‘Yellow Pages Test’ Would Ease State, Local Budget Pains
President Obama a few months ago blamed the nation’s economic weakness on spending cuts by state and local officials “who are not getting the kind of help that they have in the past from the federal government and who don't have the same kind of flexibility of the federal government in dealing with fewer revenues coming in."
There’s been no significant change in the situation since then, which brings up some important questions, such as why are state and local governments weak, and why aren't they getting help from the federal government?
First and foremost, the federal government is in no position to help. It has run four consecutive budget deficits topping $1 trillion. When the president made his remarks last summer, the national debt was $15.7 trillion. It now tops $16.3 trillion.
And it already did "help." Much of the $787 billion "stimulus" actually went to states and localities to prop up their budgets.
Like their federal counterpart, states and localities are paying the price of years of profligate spending.
They have failed to apply the "Yellow Pages Test." That is a process of getting government out of activities that are commercial in nature and otherwise available from private enterprise—businesses listed in the Yellow Pages. When governments conduct these activities in-house, they are taking from the private sector and making government unnecessarily bigger.
The federal payroll is growing, not shrinking, in part due to an Obama administration initiative called "insourcing"—canceling contracts with private companies, bringing work back into the government, and converting private enterprise workers into government employees.
An excess of government workers is not uniquely a federal problem. Years of over-employment by states and localities have left these governments with an unfunded pension liability of up to $3 trillion, according to the Congressional Budget Office. And like Uncle Sam, they are in dire straits because they are engaged in activities they had no "business" getting into in the first place.
Here are just a few examples:
- Many states and local governments own and operate golf courses, often at a loss.
- Westchester County, N.Y., owns Playland, an amusement park known to many as the closing scene of the Tom Hanks film Big.
- Harrisburg, Pa., went bankrupt in large part due to a failed venture into the waste incineration business.
- Seventeen states run either retail or wholesale liquor enterprises, or both. Last summer Washington State became the first state since the end of Prohibition to fully divest itself from both markets through privatization.
- Trenton, N.J., owns a Marriott hotel near the state capitol building. It has a virtual monopoly, being the only hotel in the downtown area, yet it still fails to turn a profit.
- California owns horse race tracks, as did New Jersey until it recently began privatizing its facilities.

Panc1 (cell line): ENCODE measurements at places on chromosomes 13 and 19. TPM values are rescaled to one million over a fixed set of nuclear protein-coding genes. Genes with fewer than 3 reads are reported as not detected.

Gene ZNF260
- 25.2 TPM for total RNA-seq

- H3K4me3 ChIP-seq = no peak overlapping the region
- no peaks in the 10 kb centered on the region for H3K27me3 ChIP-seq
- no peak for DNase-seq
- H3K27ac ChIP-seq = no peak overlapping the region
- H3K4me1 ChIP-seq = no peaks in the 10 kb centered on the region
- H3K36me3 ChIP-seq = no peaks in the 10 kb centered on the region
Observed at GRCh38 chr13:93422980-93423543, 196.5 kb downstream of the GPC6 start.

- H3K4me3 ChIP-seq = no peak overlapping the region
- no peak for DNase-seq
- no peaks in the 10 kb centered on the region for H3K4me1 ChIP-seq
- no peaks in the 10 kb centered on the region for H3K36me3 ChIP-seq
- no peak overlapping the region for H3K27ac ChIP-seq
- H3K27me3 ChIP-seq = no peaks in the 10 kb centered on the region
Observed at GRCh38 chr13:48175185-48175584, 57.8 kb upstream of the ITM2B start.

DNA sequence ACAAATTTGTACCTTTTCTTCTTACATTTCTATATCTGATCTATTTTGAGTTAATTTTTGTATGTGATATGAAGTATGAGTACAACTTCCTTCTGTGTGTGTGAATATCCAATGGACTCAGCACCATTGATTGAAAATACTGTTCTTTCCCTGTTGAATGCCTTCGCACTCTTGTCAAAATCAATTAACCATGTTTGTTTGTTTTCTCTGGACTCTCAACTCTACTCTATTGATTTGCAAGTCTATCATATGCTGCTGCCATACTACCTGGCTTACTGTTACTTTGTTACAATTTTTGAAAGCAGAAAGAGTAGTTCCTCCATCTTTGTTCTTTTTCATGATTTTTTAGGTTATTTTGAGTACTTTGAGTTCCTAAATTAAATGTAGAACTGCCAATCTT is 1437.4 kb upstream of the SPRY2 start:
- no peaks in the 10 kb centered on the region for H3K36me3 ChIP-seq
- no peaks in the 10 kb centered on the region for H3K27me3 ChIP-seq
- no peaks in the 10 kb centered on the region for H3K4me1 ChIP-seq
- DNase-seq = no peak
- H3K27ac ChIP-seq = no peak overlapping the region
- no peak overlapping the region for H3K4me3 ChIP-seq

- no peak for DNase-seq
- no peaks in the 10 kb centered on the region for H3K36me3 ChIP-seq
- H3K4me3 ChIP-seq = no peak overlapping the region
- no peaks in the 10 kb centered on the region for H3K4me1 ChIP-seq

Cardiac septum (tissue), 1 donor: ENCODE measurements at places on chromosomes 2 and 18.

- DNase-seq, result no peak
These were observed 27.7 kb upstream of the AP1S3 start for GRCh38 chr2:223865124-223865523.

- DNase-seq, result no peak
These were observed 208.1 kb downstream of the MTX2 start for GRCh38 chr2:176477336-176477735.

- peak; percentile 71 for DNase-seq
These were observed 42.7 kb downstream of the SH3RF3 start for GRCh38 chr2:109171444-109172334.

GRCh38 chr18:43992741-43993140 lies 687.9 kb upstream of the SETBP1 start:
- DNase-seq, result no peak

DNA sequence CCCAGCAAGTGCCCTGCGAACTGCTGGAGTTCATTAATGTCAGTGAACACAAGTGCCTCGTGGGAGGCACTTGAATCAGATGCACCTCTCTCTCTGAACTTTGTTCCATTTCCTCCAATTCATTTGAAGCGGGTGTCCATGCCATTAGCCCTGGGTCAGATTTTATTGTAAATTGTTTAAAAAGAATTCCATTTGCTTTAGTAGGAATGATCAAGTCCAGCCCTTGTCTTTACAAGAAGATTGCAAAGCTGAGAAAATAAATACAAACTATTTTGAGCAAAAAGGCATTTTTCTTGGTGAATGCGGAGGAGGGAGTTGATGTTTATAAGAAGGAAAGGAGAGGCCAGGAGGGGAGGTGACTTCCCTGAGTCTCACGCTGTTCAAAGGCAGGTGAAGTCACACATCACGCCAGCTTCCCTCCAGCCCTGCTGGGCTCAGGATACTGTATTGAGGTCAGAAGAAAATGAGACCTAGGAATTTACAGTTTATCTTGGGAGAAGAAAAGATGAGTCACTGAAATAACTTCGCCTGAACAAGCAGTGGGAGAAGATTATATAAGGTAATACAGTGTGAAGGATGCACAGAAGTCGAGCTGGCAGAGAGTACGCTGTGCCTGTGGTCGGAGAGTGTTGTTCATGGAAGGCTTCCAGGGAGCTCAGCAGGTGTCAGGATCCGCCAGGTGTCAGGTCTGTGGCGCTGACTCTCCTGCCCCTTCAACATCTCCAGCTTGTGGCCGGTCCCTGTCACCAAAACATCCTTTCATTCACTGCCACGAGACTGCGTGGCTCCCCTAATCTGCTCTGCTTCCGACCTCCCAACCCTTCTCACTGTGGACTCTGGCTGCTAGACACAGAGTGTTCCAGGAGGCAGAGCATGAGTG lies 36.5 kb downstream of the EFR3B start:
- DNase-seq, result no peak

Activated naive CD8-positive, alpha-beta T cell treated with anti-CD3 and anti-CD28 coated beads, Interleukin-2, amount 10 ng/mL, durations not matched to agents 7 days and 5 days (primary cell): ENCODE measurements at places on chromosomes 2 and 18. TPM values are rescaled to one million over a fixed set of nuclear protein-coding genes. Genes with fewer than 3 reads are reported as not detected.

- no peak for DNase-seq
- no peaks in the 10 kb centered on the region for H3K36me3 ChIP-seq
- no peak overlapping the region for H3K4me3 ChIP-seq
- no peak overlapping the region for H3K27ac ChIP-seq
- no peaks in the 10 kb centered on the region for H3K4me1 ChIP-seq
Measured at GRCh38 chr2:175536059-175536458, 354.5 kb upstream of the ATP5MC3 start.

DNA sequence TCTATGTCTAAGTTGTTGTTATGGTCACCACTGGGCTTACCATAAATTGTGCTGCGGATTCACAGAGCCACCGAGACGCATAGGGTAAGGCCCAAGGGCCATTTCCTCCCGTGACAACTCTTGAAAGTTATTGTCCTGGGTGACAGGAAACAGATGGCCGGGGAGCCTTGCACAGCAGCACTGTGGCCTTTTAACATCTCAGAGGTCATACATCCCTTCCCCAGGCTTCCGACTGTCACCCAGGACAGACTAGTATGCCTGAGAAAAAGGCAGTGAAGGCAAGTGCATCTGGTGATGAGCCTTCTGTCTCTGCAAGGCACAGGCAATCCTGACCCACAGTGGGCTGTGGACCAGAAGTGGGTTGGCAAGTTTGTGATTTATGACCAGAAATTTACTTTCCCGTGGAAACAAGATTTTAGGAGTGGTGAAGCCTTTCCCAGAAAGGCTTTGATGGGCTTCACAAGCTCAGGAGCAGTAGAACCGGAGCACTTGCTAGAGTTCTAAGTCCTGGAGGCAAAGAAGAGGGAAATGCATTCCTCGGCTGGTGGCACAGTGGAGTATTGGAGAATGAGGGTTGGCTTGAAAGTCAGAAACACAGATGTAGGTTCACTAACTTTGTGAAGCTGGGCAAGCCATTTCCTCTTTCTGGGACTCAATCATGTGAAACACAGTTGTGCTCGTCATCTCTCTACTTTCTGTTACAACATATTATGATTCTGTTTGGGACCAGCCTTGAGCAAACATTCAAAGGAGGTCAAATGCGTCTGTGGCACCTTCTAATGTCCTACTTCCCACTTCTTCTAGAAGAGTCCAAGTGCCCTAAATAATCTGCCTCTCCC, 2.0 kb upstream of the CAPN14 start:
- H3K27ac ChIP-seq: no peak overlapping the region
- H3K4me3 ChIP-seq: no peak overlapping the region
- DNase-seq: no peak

- A recent fad is municipal broadband, city or state-owned Internet providers.
- Phoenix suburb Glendale, Az. owns the arena that is home to the NHL Coyotes. To try to salvage its 10-year old "investment" in the arena for the bankrupt hockey team, the city approved the equivalent of a $325 million bailout, overpaying a prospective new owner to operate the arena for the next 20 years to avoid the team leaving for another city. Even worse, the city paid $50 million in arena subsidies the last two years while laying off dozens of workers to close a $35 million deficit.
Similar examples abound. Government employees are making maps, designing roads, managing web sites, writing software, serving meals, mowing lawns, painting walls, washing clothes, and doing thousands of other tasks that have little to do with governing. The government is the nation's largest banker, insurer, homeowner, landlord, utility provider, and bus, transit, and passenger train operator.
‘The Model’: Privatization
Contrast this with Sandy Springs, Ga., an Atlanta suburb of 94,000 residents with a public payroll of seven employees. The New York Times noted, "With public employee unions under attack in states like Wisconsin, and with cities across the country looking to trim budgets, behold a town built almost entirely on a series of public-private partnerships—a system that leaders around here refer to, simply, as ‘the model.’ Cities have dabbled for years with privatization, but few have taken the idea as far as Sandy Springs. Since the day it incorporated, Dec. 1, 2005, it has handed off to private enterprise just about every service that can be evaluated through metrics and inked into a contract."
Sandy Springs proves many government functions can be handled by the private sector, a lesson policymakers at all levels should learn. Furthermore, it should concern every American taxpayer that all states, counties, and cities receive federal funds, so their failure to set priorities is rewarded, indeed subsidized, by the Feds.
Government at every level should inventory its real property assets and sell those that are luxuries rather than necessities. This will not only generate revenue but also eliminate future operating expenditures.
All governments should also carry out a commercial activities inventory and apply the Yellow Pages Test, or the Sandy Springs Test, to identify non-core activities that are commercial in nature and thus could be subject to private sector competition to lower costs.